Despite the curfew, frigid temperatures and available shelter space, many of Montreal’s homeless prefer the freedom of sleeping outdoors and one Montreal organization wants to keep those who prefer the outside safe from the elements.
CARE Montreal, a homeless advocacy organization, is offering 20 bivouac shelters made out of foam insulation with reflective foil to those in need, as part of a pilot project. The shelters are designed to keep people warm by trapping body heat.
“Our thinking was, why don’t we bring the shelter to them instead of asking them to come to the shelter,” said Michel Monette, the founder and director of the organization which is based in Hochelaga-Maisonneuve.
The insulated, waterproof shelters are cylindrical, about two-metres long and come in one- or two-person models that can get up to 20 C warmer than outdoors.
“What we know is shelters are not for everyone,” said Monette.
“They might have had some problems in shelters before and they might not understand the rules, or can’t follow them.”
Monette hopes these portable shelters can be a safer option for people who want to avoid shelters.
“It’s a very very soft foam and it’s insulated and the person inside can be easily protected from the weather,” Monette said, noting there is some ventilation to allow for airflow.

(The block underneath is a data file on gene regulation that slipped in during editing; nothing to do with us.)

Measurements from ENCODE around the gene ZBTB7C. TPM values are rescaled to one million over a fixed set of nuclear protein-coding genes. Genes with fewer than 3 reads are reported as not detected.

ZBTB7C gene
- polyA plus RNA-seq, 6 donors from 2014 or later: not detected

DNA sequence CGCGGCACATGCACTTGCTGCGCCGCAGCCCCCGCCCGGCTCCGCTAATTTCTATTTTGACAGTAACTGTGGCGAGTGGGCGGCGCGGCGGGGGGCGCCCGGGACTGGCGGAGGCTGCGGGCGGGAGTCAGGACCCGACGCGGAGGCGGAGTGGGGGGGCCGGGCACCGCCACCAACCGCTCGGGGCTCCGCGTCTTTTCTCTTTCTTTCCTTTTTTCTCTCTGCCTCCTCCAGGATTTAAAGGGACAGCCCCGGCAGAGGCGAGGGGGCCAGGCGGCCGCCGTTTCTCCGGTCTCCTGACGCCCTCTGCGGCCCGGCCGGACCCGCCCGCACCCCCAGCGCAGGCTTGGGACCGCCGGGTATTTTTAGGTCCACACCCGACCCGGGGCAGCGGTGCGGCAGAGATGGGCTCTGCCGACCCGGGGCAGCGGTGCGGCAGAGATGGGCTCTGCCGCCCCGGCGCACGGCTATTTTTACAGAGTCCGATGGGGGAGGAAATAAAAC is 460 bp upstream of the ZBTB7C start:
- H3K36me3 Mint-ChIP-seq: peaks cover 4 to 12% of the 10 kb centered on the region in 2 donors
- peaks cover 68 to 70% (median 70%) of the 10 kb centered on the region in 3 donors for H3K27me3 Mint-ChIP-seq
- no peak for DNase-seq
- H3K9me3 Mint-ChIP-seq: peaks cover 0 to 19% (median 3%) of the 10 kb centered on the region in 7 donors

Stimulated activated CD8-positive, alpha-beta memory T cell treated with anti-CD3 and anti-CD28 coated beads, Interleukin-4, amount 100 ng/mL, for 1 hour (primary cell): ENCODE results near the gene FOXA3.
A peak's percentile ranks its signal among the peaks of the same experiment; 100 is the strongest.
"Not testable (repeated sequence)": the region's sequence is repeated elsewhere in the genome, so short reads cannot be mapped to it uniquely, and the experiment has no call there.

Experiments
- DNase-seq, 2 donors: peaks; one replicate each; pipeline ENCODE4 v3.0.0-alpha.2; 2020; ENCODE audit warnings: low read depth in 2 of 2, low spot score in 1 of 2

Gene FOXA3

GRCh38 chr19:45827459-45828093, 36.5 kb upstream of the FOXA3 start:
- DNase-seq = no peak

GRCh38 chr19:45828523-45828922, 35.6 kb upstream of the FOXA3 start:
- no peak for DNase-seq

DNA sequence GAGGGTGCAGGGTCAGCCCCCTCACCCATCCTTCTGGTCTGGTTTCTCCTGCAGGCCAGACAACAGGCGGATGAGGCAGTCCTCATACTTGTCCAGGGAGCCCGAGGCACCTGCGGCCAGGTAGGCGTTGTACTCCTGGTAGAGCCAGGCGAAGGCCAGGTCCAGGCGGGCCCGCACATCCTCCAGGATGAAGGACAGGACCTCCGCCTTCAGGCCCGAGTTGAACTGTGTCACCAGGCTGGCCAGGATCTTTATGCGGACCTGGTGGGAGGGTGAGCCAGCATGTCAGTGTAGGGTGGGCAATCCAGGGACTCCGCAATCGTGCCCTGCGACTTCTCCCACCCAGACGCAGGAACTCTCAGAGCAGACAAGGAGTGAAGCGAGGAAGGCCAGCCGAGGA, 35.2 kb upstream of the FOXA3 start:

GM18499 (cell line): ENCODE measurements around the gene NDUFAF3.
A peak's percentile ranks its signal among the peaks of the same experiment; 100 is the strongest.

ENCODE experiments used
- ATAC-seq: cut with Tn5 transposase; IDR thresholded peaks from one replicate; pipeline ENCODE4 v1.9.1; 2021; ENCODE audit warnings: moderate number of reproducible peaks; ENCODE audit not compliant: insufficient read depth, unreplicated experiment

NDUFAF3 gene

So far, one homeless person has tested out the shelter and complained of a few flaws but Monette is working with the shelter’s designer to make some improvements.
The bottom line is, Monette doesn’t want to see people sleeping out in the cold. He said he has worked out a deal with Montreal police.
He said the SPVM has agreed to not ticket people sleeping in the shelters for violating curfew.
When asked to confirm this arrangement, an SPVM spokesperson directed questions to the Centre de contrôle des mesures d’urgence. That centre directed CBC’s questions to Montreal public relations.
A spokesperson for Montreal directed all questions to the SPVM and the SPVM has not yet responded to a second request for comment.
Monette said the main goal is to save lives as temperatures can drop to deadly levels in the winter.
“People are still outside, who sleep outside, and it’s very sad,” he said. “This is what we don’t want.”